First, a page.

A Green Warbler was trapped and ringed at Buckton just north west of RSPB Bempton on Thursday. There have been seven previous records, the first on the Scillies in 1983, and then a long wait until 2014 when the next was found in Shetland. It is now more or less annual but there has only been one brief mainland bird so this one was bound to attract a crowd, particularly as it was still present the following morning. Apparently it was mayhem as the warbler rarely showed for more than a few seconds and hid for long periods, and a lot of birders left unsatisfied or supposedly ticking a Willow Warbler by mistake.
Rather surprisingly considering the weather conditions it remained into the weekend, so Colin and I decided to go on Sunday morning, as there were a few other decent things around and the Albatross was still visiting Bempton cliffs.
We arrived just before 9.30am and headed along the cliff path to the trapping area where a large crowd was present. Tony Hukin and Mike Illett had staked out the ringing ride where they had been getting close but brief views, and suggested that it showed more frequently on the southern side. I found a spot where I could view into the bushes but the couple beside me suggested that the willows were problematic so I moved further right and higher up. Here I was able to look down into a small crab apple by the (hidden) pond and it didn't take long for the Green Warbler to pop up and it sat in the apple for many minutes preening. Views were incredibly good in the scope and while it spent most of the time facing us a couple of times it sat side on showing the faint wing bar. It eventually flew back into the bushes and there was a bit of a wait before it reappeared in one of the willows, this time well out in the open, but too distant and mobile to attempt photography. Colin was a bit further down and closer and seemed rather happy with the views so we decided to head back to the car.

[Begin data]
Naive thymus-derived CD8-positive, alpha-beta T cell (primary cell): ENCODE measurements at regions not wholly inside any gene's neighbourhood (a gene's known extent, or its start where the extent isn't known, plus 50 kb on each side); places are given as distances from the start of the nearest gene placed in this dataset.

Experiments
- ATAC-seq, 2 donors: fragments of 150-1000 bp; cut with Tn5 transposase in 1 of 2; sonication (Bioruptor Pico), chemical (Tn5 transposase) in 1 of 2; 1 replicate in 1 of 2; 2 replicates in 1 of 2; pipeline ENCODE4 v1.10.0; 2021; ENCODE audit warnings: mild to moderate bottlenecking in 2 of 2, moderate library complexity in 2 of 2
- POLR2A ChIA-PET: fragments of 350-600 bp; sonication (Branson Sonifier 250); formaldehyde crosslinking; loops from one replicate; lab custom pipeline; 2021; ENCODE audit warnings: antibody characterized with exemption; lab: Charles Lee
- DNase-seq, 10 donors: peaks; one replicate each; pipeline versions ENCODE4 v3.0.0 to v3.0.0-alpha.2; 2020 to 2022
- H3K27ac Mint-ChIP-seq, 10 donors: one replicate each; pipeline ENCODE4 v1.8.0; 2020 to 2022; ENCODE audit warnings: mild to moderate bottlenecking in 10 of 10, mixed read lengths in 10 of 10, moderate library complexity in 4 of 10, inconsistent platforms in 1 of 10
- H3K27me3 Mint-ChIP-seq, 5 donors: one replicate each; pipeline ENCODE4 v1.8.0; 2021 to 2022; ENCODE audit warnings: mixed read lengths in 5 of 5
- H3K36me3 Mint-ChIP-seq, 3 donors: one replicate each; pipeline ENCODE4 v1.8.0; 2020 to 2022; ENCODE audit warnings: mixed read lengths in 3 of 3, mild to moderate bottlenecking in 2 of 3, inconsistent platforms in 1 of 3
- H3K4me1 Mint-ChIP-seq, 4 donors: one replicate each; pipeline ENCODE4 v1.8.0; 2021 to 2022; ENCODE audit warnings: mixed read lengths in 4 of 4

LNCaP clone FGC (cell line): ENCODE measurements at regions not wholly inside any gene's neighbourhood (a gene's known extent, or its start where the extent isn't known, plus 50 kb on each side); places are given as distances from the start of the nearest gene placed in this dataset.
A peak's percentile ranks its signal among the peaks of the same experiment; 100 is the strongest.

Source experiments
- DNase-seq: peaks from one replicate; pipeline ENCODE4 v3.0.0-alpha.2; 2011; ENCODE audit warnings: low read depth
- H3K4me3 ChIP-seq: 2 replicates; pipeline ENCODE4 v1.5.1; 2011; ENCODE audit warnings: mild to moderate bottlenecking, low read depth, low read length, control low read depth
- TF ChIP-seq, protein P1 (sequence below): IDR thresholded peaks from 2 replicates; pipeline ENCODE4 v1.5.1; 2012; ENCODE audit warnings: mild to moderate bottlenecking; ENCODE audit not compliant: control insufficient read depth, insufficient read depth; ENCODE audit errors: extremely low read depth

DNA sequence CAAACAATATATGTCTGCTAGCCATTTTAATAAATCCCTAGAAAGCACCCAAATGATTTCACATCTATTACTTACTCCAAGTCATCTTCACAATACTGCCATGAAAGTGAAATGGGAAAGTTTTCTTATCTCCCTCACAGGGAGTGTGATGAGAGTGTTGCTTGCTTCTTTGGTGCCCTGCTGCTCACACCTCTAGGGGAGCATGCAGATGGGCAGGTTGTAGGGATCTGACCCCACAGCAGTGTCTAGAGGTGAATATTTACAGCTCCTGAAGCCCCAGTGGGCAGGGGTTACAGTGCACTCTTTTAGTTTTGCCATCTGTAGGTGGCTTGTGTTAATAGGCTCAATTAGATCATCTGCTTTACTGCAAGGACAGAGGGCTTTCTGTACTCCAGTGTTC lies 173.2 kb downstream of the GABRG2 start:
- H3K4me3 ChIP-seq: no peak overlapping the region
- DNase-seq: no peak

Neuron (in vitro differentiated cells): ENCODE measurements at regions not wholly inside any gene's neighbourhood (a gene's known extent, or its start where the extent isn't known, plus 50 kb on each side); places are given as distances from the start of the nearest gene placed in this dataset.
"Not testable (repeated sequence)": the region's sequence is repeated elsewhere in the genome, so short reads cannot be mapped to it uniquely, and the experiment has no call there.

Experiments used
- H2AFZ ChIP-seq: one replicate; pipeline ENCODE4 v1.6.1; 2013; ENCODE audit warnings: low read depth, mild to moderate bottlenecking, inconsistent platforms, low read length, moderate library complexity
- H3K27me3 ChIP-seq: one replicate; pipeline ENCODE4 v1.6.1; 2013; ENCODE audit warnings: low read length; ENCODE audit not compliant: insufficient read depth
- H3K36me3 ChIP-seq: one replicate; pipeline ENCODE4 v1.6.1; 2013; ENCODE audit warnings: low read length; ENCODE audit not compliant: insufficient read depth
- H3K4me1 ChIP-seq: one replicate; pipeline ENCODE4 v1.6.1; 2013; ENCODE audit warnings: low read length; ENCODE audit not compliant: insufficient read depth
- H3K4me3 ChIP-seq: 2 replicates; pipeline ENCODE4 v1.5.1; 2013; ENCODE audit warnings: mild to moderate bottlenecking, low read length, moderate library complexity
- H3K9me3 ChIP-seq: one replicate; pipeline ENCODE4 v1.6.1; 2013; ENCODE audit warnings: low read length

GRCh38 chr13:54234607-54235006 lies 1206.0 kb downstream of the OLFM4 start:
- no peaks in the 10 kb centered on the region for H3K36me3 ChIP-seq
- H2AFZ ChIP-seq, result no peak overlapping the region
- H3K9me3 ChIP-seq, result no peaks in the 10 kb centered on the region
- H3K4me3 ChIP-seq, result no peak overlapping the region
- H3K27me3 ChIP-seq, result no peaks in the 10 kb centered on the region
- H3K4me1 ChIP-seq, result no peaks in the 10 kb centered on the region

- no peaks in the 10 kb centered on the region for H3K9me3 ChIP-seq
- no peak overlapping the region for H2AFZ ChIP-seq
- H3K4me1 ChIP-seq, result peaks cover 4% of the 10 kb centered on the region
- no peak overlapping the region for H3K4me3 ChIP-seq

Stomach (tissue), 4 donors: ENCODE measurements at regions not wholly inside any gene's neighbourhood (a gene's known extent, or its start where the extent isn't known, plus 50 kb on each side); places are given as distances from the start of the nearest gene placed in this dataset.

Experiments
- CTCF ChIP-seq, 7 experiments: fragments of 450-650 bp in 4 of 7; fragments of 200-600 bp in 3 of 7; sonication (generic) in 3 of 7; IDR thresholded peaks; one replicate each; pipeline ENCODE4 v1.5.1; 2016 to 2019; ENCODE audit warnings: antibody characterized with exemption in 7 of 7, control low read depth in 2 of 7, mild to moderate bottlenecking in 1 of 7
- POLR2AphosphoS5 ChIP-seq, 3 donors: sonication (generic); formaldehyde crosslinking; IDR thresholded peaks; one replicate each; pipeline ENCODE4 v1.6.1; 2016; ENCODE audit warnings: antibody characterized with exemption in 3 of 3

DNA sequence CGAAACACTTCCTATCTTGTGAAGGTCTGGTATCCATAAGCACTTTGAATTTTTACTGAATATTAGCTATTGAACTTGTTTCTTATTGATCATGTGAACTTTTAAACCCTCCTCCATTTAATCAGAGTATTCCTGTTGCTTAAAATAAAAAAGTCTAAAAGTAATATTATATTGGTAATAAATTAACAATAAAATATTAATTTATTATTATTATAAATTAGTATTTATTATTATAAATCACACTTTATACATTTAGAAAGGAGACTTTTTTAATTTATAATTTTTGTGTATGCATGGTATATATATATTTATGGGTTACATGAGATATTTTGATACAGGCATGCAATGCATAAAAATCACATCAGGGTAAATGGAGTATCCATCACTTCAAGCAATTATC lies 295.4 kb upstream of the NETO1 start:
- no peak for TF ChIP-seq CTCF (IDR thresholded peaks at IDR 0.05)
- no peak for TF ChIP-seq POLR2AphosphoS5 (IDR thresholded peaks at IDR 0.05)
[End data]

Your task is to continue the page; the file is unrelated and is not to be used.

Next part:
I had to stop on the way to snap some of the Gannets.
Unfortunately the Albatross had departed early morning and didn't return until the afternoon so we missed our back up bird.
We called in at RSPB Blacktoft Sands in the afternoon to see the long staying White Tailed Lapwing. There have been six previous records and we made the long drive to Caerlaverock in 2007 for the third (and first twitchable) one. That one showed quite well but remained distant and my photos left a lot to be desired.
The Blacktoft one was a bit more obliging and was the closest bird from the aptly named First Hide. There was a decent supporting cast ofmany Ruff, Black Tailed Godwits, Snipe, three Marsh Harriers and lots of juvenile Bearded Tits. It has been a long time since we had visited the reserve so it was nice to get reacquainted with it.